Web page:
were writing articles, the lwusiness staff secured ad'
vertisements amd ereaited Qids. Wlieii revisions were
made and layouts :ind folding were done, the month'
ly paper was distrihuted to homeroomsg and students
enioyed amother issue of the Knights' Page.
Sue liriehert, editorfinfehief, Bill Holland, first
The sports and business staffs studied previous
papers to determine how they could improve their
contributions to the Page.
semester sports editor, Sue Armstrong, first semester
feature editor, Bill Wcrlf, seeond semester sports
editor, Mary Lou Bzurd, second semester news editor,
.Indy Bziggennhl, nrt editor. :ind john Klinkert. hrst
semester news editor, met often to discuss new ideas
for the paper.
News editor Mary Lou Baird explained assignments to
Taking pictures, creating layouts and writing copy, the
photography, art and editorial staffs of the Shield, under
the eapahle direction of Mr. Fischer, Mr. Waehholz,
and Miss Radke, worked and learned together. From
these creations and ideas, plus deadlines, worries, and,
most of all, cofoperation, a yearbook, the result of two
semesters' work, was ready for the students' approval
These are the Slueld photographers Who took the picture?
The editorial staff has learned its capital p s and q s Now, who's got the whatachmasaurus?
The art staff prepared to paste up the book but dummy, dummy, who's got the dummy?
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College entrance requirements, student honf
ors, meeting notiees, reports of past meetings
and events these were il few of the feat'
tures of the Parents' Bulletin. Under the
direetion of Miss Klieseh, two student writ'
ers hzintlletl most of the articles appearing
in this puhlieaition. Through this activity,
the students improved their skills and prime'
tieetl writing teehniques while sttengthenf
ing their interests in journalism.
Throughout the year staff members collectetl new
from :irountl the building. Assembling the in
formation with atlvisor Miss Kliesch, they put ou
the monthly news bulletin.
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Demoeraey. Whzit is it? Whitt does it mean? How can we preserve it? Whitt rights does it give? Wlizit
duties does it impose? These questions and many others like them are answered in the social studies elasses.
To make the student a lwetter citizen. soeial studies gives
him an insight into politieal, social and eeonomie organif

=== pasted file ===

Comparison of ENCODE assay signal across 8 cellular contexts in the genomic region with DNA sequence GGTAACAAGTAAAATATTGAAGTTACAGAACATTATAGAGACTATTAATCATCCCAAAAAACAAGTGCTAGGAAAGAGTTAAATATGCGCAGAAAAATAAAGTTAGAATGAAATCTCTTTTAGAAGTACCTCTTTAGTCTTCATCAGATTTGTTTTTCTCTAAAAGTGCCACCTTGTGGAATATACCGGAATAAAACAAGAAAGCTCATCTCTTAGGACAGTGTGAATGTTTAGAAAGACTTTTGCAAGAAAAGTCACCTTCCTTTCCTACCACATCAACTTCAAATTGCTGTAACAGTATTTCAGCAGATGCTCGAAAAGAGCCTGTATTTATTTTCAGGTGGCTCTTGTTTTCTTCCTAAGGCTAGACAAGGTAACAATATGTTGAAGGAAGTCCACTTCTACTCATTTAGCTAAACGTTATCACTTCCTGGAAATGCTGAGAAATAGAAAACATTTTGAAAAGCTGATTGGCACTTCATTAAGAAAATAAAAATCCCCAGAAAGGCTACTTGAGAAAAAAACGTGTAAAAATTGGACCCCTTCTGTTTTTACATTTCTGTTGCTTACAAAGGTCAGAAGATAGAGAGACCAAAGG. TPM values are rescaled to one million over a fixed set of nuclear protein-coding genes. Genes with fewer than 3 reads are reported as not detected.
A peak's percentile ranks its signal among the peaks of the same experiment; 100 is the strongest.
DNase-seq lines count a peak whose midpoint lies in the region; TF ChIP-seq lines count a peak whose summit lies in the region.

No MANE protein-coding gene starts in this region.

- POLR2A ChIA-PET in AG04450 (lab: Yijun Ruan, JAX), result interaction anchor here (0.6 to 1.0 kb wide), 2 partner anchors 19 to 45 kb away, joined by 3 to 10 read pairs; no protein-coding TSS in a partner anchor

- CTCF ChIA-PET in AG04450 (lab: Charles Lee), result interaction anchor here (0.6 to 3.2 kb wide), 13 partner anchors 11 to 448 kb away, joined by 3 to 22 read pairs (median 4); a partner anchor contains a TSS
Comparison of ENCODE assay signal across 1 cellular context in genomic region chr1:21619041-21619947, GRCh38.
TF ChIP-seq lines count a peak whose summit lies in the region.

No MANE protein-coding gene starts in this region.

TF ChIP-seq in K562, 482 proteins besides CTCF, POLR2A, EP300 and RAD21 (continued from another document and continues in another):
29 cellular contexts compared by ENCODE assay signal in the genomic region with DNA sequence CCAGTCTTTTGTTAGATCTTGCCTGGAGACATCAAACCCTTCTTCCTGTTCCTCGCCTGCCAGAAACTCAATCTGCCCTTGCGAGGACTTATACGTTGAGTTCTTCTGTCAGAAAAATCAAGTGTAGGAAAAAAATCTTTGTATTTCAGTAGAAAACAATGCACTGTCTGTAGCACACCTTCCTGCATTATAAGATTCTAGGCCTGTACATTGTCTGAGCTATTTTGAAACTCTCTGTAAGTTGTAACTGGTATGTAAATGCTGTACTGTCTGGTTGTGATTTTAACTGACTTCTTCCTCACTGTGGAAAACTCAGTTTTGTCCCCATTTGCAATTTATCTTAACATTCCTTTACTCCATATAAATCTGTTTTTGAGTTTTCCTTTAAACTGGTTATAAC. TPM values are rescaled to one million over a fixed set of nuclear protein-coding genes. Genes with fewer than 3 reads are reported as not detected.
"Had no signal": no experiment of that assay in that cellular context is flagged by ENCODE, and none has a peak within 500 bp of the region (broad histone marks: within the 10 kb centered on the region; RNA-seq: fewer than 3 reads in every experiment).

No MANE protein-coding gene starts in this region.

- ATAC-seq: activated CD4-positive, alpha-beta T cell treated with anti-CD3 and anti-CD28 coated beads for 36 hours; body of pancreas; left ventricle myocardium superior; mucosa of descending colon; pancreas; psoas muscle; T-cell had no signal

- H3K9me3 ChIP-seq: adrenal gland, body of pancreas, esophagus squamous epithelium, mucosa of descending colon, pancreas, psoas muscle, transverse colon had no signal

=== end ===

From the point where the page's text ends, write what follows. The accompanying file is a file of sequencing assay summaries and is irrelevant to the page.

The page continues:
zations. These elasses educate the student of today to
prepare an enlightened population which ean make the
right deeisions in the eontroversial issues of the future.
e ln this way demoeraey will lie preserved.
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Mr. Bicterman Mr, Davis Mr. Shires Miss XVeinhotl' I7
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FUTURE TEACHERS OE AMERICA
Pamphlets, lectures, and movies prof
vided teaching information to inter'
'resident, Luis Gull: vicefpresident, Nancy Stein: and treasurer,
Sue Redlin held an executive meeting hefore cluh memhers arrived.
Luuklng forward to ohservation day at Riverview Elementary school, student li.T.A'ers
discussed their plans.
Memhcrs of Future 'Teachers of
America watched with increasinj
interest the techniques an experif
enced teacher uses in teaching a
younger child the hasic fundaf
mentals on which all future learn'
ing will depend. Uhserving at
elementary schools and practicing
teaching at Nicolet were the main
projects of F.T.A. A new cluh
started this year, F.T.A. gives inf
formation tn any student interested
in teaching. Through cluh activif
tics, the student learns for himself
whether or not he has the qualificaf
tions needed to he a topnutch mem'
her of a tupnutch prufcssiun,
MATHEMATICS DEPARTME T
Clarity in thinking, logic in reasonings, precision in forming con'
' clusions-these are the ohjectives of the mathematics staff.
Quadratic equations, ahscissas and ordinates, narallelepipedsd
these are the tools which are used to gain these objectives.
Diligence in study habits, intelligence in conversing, undcrstandf
ing in readingfthcse are the henelits of mathematics courses
which carry over into other studies, into daily life.
Mr. Brunner Miss Buth